Evaluation of a pixelated large format CMOS sensor for x-ray microbeam radiotherapy

Samuel Flynn, Tony Price, Philip P Allport, Ileana Silvestre Patallo, Russell Thomas, Anna Subiel, Stefan Bartzsch, Franziska Treibel, Mabroor Ahmed, Jon Jacobs-Headspith, Tim Edwards, Isaac Jones, Dan Cathie, Nicola Guerrini, Iain Sedgwick

Research output: Contribution to journalArticlepeer-review

2 Citations (Scopus)
172 Downloads (Pure)


PURPOSE: Current techniques and procedures for dosimetry in microbeams typically rely on radiochromic film or small volume ionization chambers for validation and quality assurance in 2D and 1D, respectively. Whilst well characterized for clinical and preclinical radiotherapy, these methods are noninstantaneous and do not provide real time profile information. The objective of this work is to determine the suitability of the newly developed vM1212 detector, a pixelated CMOS (complementary metal-oxide-semiconductor) imaging sensor, for in situ and in vivo verification of x-ray microbeams.

METHODS: Experiments were carried out on the vM1212 detector using a 220 kVp small animal radiation research platform (SARRP) at the Helmholtz Centre Munich. A 3 x 3 cm2 square piece of EBT3 film was placed on top of a marked nonfibrous card overlaying the sensitive silicon of the sensor. One centimeter of water equivalent bolus material was placed on top of the film for build-up. The response of the detector was compared to an Epson Expression 10000XL flatbed scanner using FilmQA Pro with triple channel dosimetry. This was also compared to a separate exposure using 450 µm of silicon as a surrogate for the detector and a Zeiss Axio Imager 2 microscope using an optical microscopy method of dosimetry. Microbeam collimator slits with range of nominal widths of 25, 50, 75, and 100 µm were used to compare beam profiles and determine sensitivity of the detector and both film measurements to different microbeams.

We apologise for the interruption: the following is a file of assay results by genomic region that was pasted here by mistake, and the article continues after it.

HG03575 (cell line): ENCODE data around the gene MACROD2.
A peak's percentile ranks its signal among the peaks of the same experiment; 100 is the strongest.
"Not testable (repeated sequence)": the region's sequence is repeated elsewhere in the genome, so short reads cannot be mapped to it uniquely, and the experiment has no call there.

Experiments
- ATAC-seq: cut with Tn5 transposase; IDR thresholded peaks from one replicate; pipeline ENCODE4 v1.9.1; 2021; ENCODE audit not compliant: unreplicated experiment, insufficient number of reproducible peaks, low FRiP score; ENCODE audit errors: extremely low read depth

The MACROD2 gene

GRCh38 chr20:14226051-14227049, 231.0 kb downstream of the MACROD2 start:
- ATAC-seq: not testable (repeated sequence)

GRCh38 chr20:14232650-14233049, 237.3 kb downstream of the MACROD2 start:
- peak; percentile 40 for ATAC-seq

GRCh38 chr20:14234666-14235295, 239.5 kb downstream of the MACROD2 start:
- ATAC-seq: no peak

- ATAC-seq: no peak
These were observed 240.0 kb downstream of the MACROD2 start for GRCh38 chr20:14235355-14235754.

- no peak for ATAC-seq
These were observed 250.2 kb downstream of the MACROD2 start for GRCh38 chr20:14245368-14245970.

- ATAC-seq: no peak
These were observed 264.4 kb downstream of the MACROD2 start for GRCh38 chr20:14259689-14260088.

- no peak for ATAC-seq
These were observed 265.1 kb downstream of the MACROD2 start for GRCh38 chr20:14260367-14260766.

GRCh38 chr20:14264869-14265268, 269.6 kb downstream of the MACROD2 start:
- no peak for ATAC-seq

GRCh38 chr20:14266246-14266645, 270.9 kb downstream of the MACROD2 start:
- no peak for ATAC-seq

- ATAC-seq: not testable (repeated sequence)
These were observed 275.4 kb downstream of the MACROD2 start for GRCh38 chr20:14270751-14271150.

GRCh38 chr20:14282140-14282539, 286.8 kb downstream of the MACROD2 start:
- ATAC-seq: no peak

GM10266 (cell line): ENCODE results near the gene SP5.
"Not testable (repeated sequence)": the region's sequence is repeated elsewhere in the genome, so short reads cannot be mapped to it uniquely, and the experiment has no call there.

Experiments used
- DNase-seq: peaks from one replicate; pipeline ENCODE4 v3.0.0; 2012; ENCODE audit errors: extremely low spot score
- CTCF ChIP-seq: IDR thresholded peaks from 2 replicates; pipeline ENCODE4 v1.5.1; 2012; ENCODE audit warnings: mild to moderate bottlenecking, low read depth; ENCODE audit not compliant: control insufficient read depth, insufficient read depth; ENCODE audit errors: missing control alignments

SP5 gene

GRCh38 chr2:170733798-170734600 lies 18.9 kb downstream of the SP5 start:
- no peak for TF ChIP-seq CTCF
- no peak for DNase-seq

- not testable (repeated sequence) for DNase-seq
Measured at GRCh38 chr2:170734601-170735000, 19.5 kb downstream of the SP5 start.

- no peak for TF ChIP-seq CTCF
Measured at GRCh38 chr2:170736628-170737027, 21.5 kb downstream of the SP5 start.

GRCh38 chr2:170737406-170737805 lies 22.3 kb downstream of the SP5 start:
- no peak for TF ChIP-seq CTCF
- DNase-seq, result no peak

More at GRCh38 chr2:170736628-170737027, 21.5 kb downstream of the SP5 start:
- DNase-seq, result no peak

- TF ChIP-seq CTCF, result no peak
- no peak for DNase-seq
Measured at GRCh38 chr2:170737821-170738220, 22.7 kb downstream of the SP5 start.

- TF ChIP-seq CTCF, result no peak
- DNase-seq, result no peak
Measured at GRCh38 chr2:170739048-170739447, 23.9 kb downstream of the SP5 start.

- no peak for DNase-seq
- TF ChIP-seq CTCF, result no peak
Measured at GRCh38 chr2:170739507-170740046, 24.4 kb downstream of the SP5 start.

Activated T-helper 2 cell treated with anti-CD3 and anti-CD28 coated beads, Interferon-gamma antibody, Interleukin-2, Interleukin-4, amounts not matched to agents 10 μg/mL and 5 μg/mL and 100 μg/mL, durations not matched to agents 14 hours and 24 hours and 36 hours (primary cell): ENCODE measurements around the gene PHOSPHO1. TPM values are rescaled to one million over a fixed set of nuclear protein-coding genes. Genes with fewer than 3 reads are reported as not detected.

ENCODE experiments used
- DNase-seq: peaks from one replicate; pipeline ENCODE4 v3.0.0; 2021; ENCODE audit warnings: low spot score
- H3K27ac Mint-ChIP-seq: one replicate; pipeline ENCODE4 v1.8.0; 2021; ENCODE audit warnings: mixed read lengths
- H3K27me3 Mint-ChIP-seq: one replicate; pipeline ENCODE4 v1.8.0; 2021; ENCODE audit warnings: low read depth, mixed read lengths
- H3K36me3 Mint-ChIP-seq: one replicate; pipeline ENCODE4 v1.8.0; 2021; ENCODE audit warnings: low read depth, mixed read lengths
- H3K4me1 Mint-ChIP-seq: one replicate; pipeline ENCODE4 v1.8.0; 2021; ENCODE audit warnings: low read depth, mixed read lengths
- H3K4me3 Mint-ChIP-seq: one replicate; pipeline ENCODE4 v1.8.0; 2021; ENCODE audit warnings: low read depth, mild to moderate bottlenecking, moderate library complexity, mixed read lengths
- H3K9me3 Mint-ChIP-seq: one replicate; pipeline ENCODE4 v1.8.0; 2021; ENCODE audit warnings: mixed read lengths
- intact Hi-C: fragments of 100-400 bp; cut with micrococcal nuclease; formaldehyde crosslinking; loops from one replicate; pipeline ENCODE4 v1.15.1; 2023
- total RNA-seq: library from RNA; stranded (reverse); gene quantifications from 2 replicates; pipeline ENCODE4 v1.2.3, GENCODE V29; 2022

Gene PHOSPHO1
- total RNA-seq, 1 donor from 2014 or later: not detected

RESULTS: The detector was able to measure peak and valley profiles in real-time, a significant reduction from the 24 hr self-development required by the EBT3 film. Observed full width at half maximum (FWHM) values were larger than the nominal slit widths, ranging from 130 to 190 µm due to divergence. Agreement between the methods was found for peak-to-valley dose ratio (PVDR), peak to peak separation and FWHM, but a difference in relative intensity of the microbeams was observed between the detectors.

CONCLUSIONS: The investigation demonstrated that pixelated CMOS sensors could be applied to microbeam radiotherapy for real-time dosimetry in the future, however the relatively large pixel pitch of the vM1212 detector limit the immediate application of the results.

Original languageEnglish
Pages (from-to)1305-1316
Number of pages12
JournalMedical Physics
Issue number3
Early online date14 Dec 2019
Publication statusPublished - 11 Mar 2020

Bibliographical note

© 2019 The Authors. Medical Physics published by Wiley Periodicals, Inc. on behalf of American Association of Physicists in Medicine.


  • CMOS detectors
  • compact microbeam sources
  • dosimetry
  • microbeam radiation therapy


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